From dreams in a bottle, to feasting with friends, plus some famous champagne, why this is the season for practicing gratitude
This month we’re thinking about Thanksgiving. Go raibh mhaith agat… just in case you didn’t know, or if your Irish has become a little rusty, means “thank you” – always a lovely phrase to be on the receiving end of. The literal translation is even lovelier: word for word, it says “may you have goodness”, and wouldn’t we all like more of that?
While “thank you” in Ireland means wishing good upon the other person, it seems that being grateful makes you happier, and spending money on other people actually promotes more joy than spending it on ourselves, which makes thanking a pretty special thing to do all round.
Marking gratitude can range from elaborate gifts to simple notes. A favourite is the one that Marilyn Monroe sent to the German Consulate General, Mr Volkmar von Fuehlsdorff. She simply wrote: “Thank you for your champagne. It arrived, I drank it, and I was gayer. Thanks again…”
Or then there’s the one John Lennon sent to actress Pam Grier after he drunkenly instigated a fight in the Troubadour Club in Los Angeles: “Dear Pam, I apologize for being so rude and thank you for not hitting me. John Lennon. P.S. Harry Nilsson feels the same way.”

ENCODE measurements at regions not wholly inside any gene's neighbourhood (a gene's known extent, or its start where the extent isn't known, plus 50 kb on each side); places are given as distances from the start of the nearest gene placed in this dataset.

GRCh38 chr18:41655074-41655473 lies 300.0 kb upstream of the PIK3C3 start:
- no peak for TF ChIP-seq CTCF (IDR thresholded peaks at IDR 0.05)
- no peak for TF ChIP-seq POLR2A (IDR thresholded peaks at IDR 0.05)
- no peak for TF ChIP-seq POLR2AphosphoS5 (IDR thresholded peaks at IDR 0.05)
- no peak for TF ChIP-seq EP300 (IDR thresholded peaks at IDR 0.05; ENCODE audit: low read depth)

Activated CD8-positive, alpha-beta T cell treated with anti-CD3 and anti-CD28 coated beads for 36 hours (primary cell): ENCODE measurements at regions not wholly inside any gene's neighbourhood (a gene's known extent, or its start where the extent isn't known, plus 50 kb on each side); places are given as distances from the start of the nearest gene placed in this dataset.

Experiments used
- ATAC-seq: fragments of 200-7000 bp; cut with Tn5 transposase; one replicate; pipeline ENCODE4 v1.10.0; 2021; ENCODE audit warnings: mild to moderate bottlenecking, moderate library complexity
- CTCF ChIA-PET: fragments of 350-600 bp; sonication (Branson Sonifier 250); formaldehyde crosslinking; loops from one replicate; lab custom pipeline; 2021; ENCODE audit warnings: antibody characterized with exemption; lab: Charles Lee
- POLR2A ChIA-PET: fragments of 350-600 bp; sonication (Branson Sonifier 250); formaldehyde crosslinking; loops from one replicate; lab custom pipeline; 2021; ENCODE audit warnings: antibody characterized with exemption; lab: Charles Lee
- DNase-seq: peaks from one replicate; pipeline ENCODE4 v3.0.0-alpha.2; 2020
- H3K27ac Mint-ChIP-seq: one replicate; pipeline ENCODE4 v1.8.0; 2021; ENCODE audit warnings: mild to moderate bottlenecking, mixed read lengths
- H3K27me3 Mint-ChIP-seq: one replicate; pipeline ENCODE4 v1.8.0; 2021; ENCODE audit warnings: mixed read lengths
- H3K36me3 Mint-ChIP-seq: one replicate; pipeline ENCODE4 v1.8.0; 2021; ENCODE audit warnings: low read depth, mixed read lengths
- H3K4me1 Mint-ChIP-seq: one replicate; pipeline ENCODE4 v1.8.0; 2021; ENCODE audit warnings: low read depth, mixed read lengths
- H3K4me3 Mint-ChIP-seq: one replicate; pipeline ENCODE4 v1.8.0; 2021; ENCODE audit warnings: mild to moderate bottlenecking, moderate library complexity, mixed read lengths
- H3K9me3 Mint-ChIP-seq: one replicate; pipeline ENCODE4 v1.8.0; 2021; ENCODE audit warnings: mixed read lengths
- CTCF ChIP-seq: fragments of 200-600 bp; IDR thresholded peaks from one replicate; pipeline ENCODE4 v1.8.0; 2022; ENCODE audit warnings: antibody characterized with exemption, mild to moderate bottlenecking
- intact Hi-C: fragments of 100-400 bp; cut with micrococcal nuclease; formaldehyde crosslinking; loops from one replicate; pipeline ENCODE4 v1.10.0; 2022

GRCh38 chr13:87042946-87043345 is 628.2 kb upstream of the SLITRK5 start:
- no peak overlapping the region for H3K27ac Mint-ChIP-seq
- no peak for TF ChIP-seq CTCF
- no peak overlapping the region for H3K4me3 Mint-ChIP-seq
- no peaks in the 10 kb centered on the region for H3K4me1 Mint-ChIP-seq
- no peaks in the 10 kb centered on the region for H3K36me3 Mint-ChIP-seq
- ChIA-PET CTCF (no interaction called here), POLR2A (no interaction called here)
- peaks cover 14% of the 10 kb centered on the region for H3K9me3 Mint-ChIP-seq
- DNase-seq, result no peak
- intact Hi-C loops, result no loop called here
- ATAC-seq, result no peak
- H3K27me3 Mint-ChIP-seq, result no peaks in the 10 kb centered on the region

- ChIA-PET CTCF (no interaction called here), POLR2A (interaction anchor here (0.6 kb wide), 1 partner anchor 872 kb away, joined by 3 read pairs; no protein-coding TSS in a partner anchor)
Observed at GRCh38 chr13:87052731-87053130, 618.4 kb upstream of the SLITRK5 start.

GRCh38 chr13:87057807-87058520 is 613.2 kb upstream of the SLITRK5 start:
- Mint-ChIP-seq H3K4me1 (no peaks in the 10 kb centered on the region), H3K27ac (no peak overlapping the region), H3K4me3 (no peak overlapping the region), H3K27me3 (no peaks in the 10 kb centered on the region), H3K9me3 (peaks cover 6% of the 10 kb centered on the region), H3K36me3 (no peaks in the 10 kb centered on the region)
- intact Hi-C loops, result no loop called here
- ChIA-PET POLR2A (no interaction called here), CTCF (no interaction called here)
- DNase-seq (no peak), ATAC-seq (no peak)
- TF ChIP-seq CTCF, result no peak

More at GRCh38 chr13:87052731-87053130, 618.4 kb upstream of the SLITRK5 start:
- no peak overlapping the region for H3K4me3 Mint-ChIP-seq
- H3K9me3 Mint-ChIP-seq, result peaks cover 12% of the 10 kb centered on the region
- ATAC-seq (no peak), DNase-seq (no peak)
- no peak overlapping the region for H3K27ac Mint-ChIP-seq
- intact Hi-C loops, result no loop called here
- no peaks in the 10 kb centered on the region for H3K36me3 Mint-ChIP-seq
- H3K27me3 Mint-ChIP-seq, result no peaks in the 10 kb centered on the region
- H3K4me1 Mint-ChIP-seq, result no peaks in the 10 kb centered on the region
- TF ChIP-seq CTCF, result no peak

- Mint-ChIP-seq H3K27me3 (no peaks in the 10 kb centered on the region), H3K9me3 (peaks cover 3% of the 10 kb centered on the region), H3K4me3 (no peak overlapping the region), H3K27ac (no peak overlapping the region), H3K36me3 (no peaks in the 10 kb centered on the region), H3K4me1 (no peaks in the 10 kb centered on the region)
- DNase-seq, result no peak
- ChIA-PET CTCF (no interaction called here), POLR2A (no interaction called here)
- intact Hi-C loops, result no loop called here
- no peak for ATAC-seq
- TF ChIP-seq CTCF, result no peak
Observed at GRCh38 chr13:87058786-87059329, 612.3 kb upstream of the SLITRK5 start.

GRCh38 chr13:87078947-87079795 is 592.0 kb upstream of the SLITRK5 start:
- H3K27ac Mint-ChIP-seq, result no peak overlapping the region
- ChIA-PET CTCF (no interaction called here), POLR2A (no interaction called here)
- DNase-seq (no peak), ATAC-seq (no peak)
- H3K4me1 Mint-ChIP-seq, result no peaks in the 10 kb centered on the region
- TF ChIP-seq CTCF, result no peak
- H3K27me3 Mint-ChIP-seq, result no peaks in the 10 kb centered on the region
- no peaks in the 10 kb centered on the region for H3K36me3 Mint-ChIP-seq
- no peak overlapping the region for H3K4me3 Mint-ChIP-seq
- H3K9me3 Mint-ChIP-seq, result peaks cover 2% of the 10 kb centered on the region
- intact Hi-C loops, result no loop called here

Rather more beautifully, Roald Dahl wrote to a seven year old school girl called Amy, who had sent him a bottle of coloured water and glitter. “Dear Amy, I must write a special letter and thank you for the dream in the bottle. You are the first person in the world who has sent me one of these…”
Thanksgiving falls on November23rd this year, although it’s unclear when the very first Thanksgiving feast took place in America. It wasn’t until 1789 that George Washington declared the first national Thanksgiving Day, but many think it began in 1621, when Dutch settlers and Native Americans ate together in thanksgiving for a good harvest by sharing a feast that lasted for three days.
Traditionally celebrated on the fourth Thursday in November, it’s a day of family, friends and sharing and, in the US, it is also marked by huge parades. At the Merrion, we’re making the feast last for an entire week, as Executive Chef Ed Cooney, has created a special menu, which we’ll be serving from Monday 20th until Sunday 26th November in the Garden Room restaurant. Including Classic New England Clam Chowder, Friendly Farmer Irish Roast Turkey, New Orleans Gumbo, Macaroni and Cheese, as well as firm favourite, Pecan Pie, you don’t have to be American to tuck in. After all, the best traditions are made to be shared.